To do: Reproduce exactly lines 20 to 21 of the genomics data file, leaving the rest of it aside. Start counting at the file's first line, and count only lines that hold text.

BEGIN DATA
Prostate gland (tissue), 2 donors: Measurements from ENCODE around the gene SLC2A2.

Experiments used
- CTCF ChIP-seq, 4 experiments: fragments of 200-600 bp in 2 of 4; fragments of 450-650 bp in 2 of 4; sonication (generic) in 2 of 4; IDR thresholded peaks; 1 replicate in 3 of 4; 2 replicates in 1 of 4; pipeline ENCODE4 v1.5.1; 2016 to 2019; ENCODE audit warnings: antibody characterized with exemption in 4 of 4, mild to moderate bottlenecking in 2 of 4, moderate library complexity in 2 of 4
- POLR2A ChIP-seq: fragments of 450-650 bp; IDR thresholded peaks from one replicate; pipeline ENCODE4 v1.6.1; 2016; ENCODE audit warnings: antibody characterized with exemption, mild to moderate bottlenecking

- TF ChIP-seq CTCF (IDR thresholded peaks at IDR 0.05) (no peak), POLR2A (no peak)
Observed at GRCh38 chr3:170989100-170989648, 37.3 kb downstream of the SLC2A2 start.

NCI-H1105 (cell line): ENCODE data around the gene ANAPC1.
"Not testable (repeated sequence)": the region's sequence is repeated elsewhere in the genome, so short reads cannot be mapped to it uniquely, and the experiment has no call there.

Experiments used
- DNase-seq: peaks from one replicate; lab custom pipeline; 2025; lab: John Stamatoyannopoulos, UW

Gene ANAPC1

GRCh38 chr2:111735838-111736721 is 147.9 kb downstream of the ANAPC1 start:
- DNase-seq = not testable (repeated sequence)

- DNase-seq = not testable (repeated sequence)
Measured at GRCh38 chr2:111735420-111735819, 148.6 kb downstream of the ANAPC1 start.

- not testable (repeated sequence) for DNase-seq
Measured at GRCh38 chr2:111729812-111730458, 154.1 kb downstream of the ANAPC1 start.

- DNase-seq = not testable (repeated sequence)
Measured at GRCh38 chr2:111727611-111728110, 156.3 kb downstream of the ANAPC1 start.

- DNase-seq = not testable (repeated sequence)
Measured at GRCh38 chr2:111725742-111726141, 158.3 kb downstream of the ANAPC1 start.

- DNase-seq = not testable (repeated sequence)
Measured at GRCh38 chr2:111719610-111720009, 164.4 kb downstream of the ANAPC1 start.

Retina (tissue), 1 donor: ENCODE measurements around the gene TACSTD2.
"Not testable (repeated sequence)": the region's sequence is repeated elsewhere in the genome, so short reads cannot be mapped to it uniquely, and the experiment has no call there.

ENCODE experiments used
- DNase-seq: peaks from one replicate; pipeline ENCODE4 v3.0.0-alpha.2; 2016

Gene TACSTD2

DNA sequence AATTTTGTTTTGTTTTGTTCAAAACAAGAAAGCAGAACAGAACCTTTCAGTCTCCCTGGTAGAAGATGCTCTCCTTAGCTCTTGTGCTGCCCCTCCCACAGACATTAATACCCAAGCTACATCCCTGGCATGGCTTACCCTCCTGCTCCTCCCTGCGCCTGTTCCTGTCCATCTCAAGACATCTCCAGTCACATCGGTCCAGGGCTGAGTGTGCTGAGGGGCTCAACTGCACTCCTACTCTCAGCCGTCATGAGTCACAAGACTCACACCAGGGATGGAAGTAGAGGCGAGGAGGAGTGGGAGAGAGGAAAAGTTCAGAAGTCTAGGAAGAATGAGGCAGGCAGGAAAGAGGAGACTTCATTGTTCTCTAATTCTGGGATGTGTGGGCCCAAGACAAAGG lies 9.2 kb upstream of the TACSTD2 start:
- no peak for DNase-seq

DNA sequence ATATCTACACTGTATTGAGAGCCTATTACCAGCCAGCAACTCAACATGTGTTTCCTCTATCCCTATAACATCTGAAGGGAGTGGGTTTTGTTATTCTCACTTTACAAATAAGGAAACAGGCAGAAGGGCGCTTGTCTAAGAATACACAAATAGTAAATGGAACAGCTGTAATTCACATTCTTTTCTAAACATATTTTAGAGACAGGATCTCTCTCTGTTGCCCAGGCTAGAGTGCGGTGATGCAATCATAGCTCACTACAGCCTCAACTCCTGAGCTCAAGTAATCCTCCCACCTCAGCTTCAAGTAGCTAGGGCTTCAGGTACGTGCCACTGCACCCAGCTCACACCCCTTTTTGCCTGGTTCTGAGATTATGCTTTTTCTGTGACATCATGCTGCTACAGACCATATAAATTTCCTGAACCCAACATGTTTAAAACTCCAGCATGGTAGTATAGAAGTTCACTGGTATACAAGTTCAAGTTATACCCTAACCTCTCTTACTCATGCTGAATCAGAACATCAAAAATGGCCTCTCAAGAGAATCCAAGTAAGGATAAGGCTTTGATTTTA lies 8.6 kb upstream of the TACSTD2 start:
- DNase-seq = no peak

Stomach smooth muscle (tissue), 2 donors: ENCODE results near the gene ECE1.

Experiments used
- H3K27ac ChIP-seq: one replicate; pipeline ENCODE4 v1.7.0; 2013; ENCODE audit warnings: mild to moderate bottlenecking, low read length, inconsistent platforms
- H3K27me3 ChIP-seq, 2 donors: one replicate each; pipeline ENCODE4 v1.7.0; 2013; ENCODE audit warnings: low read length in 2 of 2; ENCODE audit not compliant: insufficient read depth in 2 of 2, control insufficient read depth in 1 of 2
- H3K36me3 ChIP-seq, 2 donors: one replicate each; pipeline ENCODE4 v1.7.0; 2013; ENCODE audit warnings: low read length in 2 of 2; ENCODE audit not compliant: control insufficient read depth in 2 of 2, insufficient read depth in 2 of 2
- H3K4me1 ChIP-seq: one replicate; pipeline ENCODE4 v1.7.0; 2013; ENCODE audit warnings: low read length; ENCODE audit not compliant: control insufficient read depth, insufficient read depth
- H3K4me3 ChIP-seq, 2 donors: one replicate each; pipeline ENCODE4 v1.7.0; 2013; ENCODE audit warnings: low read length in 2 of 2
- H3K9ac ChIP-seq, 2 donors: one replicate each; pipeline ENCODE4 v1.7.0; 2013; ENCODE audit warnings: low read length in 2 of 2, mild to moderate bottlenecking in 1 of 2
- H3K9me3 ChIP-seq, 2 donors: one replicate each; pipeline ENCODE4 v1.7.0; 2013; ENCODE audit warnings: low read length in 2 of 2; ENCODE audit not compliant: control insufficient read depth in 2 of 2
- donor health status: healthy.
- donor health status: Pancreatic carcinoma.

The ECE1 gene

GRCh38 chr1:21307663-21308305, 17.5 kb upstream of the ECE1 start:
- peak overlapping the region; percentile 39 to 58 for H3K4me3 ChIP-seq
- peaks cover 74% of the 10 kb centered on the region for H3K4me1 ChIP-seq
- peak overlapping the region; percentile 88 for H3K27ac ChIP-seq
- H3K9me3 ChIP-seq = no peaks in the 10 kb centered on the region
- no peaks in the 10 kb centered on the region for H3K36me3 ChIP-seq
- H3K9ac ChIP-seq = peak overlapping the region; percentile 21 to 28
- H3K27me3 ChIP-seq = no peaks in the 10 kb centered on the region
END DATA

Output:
- DNase-seq = not testable (repeated sequence)
Measured at GRCh38 chr2:111725742-111726141, 158.3 kb downstream of the ANAPC1 start.